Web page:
Weekly Posting of the Conservative Cow Doctor


Say What?

“Hmmm, llamas with swollen lips; I bet these are snake bites.” I thought to myself as I pulled across the bridge. Rodd, the owner, met me in the driveway and led me through the ankle deep llama wool and hay scattered across the barn floor. Near the door and without warning, Rodd launched into a one-legged snake dance, jerked the door open and crashed out into the sunlight.

“Did you hear it?” Rodd asked.

“Hear what?” I said.

“The rattlesnake,” Rodd fired back.

“No,” I mumbled as I stepped through the door and examined the first llama. Sure enough, it had the telltale fang marks, and swollen face. “The snake is probably by the haystack in the barn, so if you still hear it buzzing, let’s go medicate it first.” I opened the barn door and stepped inside. Sure enough, just inside I spotted a coiled and buzzing rattler, but I still could not hear him. “Rodd, do you have a shovel?”

Rodd did his one-legged snake dance past the haystack, tossed me an aluminum scoop shovel and hollered, “It’s not a very good shovel.”

I had no idea what the condition of the shovel had to do with treating the snake, so I began whacking the rattler. He was a tougher opponent than I anticipated and he struck the shovel blade every time I clobbered him. “The llama wool and hay on the floor must be cushioning him,” I thought as I wailed away. It was viper versus veterinarian and he was matching me blow for blow. After a couple seconds, Rodd appeared and started chopping with a square-nosed shovel and our combined firepower made us victorious.

The battle taught me two things: One, my hearing has faded. I have been irrigating all summer and surprisingly haven’t seen a single rattlesnake. Now I know, they might have been buzzing all around me and I could not hear them. Perhaps I should hire an eight-year-old boy to follow me around and tell me when to jump and where to whack. Two, Rodd telling me “it’s not a very good shovel,” turned out to be valuable information, which was meaningless until I examined the blade. Years of use had worn a one inch gap across the center of the shovel, so essentially I was stabbing at the snake with a two pronged fork separated by a space of 18 inches. Rodd was right, for killing snakes it was not a very good shovel. Sometimes people say things, but their true meaning is confusing, sometimes purposely, and this brings me to my point.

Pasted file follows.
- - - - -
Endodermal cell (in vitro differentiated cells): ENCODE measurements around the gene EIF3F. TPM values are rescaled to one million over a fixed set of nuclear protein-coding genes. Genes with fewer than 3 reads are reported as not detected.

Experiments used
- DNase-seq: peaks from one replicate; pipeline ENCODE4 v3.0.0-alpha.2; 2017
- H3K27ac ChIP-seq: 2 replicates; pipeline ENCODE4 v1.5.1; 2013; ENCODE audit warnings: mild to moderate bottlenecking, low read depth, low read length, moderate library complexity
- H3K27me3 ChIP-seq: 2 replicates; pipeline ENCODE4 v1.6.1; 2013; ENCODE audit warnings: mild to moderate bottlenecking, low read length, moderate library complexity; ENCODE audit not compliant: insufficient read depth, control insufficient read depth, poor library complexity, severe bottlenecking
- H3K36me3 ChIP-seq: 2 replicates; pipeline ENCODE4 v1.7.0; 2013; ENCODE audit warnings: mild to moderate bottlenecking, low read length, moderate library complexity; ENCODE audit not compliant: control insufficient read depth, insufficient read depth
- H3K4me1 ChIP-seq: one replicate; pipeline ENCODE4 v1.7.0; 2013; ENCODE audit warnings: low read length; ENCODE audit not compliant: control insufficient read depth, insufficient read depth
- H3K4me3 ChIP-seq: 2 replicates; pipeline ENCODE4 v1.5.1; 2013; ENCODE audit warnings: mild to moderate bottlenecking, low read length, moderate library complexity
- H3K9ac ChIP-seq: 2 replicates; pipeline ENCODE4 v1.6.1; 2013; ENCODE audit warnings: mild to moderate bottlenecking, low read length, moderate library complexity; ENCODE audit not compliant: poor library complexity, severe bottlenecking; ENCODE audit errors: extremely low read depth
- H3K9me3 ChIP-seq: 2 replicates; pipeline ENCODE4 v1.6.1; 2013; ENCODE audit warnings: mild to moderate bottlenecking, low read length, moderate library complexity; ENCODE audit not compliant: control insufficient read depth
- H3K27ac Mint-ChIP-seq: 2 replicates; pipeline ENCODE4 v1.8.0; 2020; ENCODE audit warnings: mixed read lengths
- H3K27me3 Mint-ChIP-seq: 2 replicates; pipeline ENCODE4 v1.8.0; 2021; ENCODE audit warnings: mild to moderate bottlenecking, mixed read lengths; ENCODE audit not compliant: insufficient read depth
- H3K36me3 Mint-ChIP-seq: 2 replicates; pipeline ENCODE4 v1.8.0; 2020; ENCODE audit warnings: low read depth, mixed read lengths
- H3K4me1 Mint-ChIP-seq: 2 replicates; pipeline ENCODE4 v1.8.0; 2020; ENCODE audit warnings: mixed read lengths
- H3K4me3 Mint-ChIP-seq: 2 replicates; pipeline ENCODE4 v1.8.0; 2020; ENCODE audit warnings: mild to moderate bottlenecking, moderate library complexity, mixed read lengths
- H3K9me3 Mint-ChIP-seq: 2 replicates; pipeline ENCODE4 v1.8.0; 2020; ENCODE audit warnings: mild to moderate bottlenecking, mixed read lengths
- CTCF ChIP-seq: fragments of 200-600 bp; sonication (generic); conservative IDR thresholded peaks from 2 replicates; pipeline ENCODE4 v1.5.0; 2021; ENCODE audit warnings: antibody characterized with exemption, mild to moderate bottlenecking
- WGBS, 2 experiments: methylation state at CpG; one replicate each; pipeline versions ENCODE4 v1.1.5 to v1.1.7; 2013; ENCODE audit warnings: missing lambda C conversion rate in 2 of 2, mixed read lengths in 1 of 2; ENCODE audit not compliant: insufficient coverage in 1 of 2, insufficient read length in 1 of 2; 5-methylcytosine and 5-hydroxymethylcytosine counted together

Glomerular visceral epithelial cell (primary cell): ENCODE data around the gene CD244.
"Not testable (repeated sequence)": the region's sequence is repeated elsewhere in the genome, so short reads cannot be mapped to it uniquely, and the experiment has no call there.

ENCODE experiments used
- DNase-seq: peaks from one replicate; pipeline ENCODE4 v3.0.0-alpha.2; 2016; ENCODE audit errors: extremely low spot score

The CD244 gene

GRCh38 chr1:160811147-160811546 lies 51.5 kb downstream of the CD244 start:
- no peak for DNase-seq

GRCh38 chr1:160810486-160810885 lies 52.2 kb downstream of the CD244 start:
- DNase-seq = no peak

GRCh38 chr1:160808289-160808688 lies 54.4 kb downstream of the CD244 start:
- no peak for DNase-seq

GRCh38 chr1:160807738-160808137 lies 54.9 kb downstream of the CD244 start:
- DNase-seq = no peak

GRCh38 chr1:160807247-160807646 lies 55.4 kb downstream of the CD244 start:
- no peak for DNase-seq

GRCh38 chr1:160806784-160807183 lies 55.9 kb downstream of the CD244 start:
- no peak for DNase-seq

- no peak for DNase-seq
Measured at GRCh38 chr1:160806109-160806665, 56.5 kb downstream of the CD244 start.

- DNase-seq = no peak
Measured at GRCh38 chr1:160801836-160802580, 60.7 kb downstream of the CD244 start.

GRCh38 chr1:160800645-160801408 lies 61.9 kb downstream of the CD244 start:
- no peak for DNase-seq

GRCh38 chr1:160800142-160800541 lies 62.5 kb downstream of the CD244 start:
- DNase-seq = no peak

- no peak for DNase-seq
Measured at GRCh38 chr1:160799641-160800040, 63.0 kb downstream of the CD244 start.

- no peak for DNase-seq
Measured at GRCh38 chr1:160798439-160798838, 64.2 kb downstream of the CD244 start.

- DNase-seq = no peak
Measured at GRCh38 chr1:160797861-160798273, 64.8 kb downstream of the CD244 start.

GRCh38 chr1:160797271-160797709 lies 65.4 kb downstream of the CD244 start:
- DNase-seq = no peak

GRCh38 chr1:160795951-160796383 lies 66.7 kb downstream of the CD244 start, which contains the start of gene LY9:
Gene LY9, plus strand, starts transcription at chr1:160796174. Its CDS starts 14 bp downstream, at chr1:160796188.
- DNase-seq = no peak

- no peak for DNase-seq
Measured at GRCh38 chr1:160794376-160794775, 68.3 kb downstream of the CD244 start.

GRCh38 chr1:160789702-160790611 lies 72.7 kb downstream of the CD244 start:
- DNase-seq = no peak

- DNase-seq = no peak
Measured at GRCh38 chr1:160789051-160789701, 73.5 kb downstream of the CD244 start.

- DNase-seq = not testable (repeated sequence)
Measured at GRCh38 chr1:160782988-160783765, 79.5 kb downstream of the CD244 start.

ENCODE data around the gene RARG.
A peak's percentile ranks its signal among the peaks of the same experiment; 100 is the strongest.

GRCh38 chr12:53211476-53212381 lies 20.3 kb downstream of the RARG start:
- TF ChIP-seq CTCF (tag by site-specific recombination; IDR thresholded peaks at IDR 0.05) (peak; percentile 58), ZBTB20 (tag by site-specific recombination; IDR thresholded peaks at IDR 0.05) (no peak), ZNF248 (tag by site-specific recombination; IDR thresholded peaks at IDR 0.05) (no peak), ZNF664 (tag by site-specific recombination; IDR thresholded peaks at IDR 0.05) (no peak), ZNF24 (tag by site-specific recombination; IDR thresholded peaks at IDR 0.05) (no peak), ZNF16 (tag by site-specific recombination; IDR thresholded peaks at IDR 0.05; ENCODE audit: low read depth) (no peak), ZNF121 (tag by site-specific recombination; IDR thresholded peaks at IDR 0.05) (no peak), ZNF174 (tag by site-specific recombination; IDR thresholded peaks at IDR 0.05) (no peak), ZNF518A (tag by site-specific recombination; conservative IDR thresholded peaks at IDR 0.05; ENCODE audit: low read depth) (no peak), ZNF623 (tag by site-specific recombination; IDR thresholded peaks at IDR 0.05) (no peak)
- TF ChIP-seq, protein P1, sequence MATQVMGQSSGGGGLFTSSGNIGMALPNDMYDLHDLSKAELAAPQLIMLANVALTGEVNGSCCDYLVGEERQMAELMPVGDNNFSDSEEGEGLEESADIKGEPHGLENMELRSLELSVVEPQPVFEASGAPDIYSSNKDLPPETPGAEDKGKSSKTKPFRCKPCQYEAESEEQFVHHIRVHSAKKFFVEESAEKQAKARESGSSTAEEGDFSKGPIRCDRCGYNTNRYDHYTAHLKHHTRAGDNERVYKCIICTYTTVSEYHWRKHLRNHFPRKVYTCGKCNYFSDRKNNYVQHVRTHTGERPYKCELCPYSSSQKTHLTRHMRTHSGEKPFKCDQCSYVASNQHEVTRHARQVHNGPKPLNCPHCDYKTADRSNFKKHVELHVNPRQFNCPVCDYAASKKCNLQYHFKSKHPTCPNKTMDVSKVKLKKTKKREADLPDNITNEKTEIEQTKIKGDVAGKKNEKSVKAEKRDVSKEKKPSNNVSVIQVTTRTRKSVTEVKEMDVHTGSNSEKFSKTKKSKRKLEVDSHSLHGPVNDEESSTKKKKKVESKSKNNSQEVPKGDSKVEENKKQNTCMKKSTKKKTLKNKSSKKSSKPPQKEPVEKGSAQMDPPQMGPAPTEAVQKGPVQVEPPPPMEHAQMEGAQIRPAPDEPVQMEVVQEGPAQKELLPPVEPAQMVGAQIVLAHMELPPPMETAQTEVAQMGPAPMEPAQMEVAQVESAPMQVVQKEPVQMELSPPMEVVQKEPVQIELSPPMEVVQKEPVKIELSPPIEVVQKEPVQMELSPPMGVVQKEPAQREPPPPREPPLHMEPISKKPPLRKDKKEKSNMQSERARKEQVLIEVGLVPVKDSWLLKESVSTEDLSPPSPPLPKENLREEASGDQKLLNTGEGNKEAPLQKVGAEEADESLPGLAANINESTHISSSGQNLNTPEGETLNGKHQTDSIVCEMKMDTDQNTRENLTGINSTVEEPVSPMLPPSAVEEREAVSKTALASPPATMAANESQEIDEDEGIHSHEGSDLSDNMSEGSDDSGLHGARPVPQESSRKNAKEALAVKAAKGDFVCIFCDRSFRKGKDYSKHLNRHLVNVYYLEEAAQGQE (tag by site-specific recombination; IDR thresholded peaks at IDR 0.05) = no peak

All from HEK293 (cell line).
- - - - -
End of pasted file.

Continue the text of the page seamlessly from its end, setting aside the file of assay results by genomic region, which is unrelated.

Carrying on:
Montana’s Governor Schweitzer has launched his “I-told-you-so” tour reprimanding 2011 Republican legislators for not spending every last penny of excess tax revenues. His words reveal the fundamental difference between progressive and conservative philosophy.

Progressives wholly accept Marx teaching’s the purpose of government is to redistribute wealth from each according to his deeds, to each according to his needs. They believe every taxpayer dime not spent is a dime wasted. For example, during the budget debate in the Montana Senate, progressives offered $360 million in amendments for new spending, but because they were the minority party, their wishes were defeated.

Conservatives, such as yours truly, recognizes our republic thrives when government is small and functions only as a framework for a free market economy. It is the marketplace which determines the winners and losers. Progressivism, liberalism and Marxism are synonymous and are polar opposites from American capitalism. I may be deaf to a rattlesnake coiled at my ankles, but I can hear and see the difference in these ideologies. Can you?

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